Back to Bach
If you have committed yourself to a career in opera, you know that Bach's music will remain out of reach. Still, all classically trained musicians have been educated from the beginning with the aid of Bach's music. With a sense of tonal harmony, counterpoint, rhythmical patterns and character the backbone of a musician's life is formed.
This Summer, I gave myself a musical holiday from the theater, and spent several weeks reading and listening to Bach's music: vocal works, keyboard compositions, whether educational or purpose-made for use in church, there is a multitude of sources. I especially enjoyed revisiting The Well Tempered Clavier, which I had studied for many years when I was a student. This time, however, I sampled different recordings in a search for a sympathetic sound, and this I found in the album by Angela Hewitt. This expressive pianist plays the Preludes and Fugues with temperament, flexibility and a singing line when needed. The Fugue in G-minor from the first Book is a good example of the severity of this compositional style, where the musical ideas are shaped in strict technique, yet infused by Bach with rhythmical liveliness.
Another highlight of my quest was to explore the Cantatas. Here I felt that Ton Koopman's recordings with the Amsterdam Baroque Orchestra & Choir makes compelling readings of this music. The famous Choral "Wohl mir, daß ich Jesum habe" shows how Bach mixes an ongoing orchestral texture with choral statements. How affecting that the voices should intersperse their entrances with their luminous Lutheran hymn, while the orchestra continuously spins their 9/8 figurations.
“Bringet dem Herrn Ehre seines Namens” starts with an orchestral introduction and then leads into a vocal fugue. As so often with this style, the main idea or subject is repeated in imitations. Each part with its own voice adds up to a whole, and the simultaneity of the individual parts form a complex whole, a rich sound that the listener associates with the profound and serious.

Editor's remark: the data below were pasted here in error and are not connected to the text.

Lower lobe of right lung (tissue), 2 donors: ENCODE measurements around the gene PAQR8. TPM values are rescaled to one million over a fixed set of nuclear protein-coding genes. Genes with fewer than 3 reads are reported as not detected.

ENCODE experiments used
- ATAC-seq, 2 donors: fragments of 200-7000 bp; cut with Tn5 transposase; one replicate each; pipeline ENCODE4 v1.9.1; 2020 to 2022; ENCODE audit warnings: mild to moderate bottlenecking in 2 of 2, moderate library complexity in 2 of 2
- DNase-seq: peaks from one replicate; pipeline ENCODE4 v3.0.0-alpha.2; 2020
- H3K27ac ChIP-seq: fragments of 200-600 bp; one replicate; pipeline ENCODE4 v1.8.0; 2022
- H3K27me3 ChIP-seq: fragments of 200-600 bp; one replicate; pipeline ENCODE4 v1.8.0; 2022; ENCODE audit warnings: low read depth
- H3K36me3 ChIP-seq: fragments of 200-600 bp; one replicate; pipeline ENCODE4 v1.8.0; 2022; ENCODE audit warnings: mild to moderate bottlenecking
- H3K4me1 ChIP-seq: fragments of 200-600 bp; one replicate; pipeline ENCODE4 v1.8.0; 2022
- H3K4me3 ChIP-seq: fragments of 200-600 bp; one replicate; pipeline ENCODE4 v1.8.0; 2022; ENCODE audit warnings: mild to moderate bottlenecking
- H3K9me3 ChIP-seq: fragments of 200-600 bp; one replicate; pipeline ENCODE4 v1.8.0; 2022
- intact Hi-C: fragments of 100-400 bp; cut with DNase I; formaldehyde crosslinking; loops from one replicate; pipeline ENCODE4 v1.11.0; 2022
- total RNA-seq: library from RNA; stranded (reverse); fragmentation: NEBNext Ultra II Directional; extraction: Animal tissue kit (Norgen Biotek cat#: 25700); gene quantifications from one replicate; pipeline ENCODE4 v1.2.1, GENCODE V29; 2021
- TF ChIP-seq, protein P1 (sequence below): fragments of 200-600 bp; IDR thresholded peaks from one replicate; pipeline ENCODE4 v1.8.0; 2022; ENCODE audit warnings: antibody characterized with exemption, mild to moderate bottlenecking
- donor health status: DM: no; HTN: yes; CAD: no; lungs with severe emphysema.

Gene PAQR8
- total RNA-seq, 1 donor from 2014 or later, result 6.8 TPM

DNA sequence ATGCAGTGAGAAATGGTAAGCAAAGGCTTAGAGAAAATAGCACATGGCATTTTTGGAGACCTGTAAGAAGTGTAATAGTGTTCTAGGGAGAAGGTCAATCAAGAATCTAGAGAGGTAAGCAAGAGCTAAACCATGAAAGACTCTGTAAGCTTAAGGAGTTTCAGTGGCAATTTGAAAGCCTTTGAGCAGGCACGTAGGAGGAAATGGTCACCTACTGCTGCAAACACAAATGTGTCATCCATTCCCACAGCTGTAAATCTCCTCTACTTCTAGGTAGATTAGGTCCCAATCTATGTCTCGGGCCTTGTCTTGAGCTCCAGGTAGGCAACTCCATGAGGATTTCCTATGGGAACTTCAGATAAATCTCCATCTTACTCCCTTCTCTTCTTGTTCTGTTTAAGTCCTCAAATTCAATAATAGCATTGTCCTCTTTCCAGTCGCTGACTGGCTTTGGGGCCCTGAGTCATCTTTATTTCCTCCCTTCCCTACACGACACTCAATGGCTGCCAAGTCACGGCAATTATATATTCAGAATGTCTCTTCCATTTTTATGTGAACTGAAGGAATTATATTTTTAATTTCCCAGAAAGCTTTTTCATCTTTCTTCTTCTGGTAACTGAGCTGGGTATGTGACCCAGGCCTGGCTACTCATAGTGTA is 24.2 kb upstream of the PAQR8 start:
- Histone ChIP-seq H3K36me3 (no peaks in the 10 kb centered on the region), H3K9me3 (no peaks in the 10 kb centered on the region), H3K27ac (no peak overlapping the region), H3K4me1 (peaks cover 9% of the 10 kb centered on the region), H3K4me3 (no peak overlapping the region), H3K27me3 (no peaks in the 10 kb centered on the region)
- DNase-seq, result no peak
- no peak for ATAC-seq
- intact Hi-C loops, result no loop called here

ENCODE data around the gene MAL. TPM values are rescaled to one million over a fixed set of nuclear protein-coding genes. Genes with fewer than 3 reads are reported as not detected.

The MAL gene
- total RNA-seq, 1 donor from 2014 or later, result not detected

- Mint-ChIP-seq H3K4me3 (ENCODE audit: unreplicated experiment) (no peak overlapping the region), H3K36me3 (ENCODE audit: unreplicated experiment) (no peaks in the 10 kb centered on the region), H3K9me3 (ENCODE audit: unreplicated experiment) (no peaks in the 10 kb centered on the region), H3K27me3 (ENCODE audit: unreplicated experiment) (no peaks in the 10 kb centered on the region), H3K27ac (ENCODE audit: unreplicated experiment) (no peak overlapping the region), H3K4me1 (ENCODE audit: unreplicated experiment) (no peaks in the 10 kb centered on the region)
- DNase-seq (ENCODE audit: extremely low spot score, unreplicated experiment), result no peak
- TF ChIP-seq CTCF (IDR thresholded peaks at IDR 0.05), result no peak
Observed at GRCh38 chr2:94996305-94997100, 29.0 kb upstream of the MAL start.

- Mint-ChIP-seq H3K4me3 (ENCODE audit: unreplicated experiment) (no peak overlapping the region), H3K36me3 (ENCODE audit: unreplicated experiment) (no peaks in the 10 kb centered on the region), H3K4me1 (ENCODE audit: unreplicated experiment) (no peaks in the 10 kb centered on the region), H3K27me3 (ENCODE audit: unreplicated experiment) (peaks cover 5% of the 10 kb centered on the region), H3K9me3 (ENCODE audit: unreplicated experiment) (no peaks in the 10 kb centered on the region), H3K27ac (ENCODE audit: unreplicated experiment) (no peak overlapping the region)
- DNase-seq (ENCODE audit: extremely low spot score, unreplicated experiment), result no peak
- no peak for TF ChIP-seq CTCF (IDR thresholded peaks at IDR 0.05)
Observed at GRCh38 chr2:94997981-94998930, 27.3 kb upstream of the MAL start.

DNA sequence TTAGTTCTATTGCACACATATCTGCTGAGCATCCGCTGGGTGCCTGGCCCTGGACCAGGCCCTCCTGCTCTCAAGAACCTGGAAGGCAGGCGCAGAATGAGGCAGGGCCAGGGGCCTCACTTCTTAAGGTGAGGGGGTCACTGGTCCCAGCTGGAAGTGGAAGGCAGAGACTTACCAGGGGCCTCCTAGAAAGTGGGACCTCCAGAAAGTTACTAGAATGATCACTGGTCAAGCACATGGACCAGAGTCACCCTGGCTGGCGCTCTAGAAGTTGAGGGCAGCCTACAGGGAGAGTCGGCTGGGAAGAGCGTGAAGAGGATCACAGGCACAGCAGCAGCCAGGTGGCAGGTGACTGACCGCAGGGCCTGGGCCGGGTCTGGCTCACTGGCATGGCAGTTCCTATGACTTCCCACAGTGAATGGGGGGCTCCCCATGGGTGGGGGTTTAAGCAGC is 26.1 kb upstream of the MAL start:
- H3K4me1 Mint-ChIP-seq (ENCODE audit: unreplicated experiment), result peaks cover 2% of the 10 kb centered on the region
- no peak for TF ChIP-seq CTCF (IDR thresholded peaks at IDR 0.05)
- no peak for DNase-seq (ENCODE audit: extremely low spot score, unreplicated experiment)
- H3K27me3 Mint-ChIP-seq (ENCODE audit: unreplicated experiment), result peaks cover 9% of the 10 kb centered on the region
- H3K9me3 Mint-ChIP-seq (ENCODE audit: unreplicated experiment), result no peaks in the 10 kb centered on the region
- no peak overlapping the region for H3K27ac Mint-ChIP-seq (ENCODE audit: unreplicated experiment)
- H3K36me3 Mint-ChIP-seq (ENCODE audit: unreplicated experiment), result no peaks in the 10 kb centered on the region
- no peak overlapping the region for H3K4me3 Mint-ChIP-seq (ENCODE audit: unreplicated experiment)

The BBC recently aired a program called "Bach, a passionate life", presented by John Eliot Gardiner, in which he expresses that Bach's image had been made stiff over time as people idealized the composer of so much serious religious music. "Our image of him is skewed by statues and by paintings of a stern, forbidding figure in a frog-coat and a powdered wig". But Johann Sebastian had also been a passionate man, twice married and father of many children, plus his music is full of energy and full of life.
Gardiner's recording of "Jesu, meine Freude" with the Monteverdi Choir is a treasured memory of the time I studied this piece in Vienna. In particular, "Gute Nacht o Wesen" is very expressive of tiredness, mixed with remorse and sadness.
My explorations into repertoire I didn't know as well introduced me to the Musical Offering and The Art of the Fugue. But I also solemnly re-visited the Passions, admiring the grandeur of these somber and very moving pieces. And one sure culmination to all these impressions came from the Mass in b-minor, Bach's setting of the Latin Mass ordinary. I searched and found a recording by the Thomaner Chor from Leipzig, recorded at the St. Thomas Church, where Bach worked and performed all his mature life. This sound got to my heart. It is not just the magnificence and variety of expression in the b-minor Mass, which for sure can awake admiration, but it is very specially the concluding "Dona nobis pacem". This music expresses the desire for peace, and it gives that very peace that it longs for. It is as if the complexity of expression found in Bach's many compositions came to a halt, to a moment of leave-taking. Truly, this makes a soothing sound, and I, an opera loving conductor, pause all the drama of stage music in my head, and rest my musician's soul in this hymn to peace.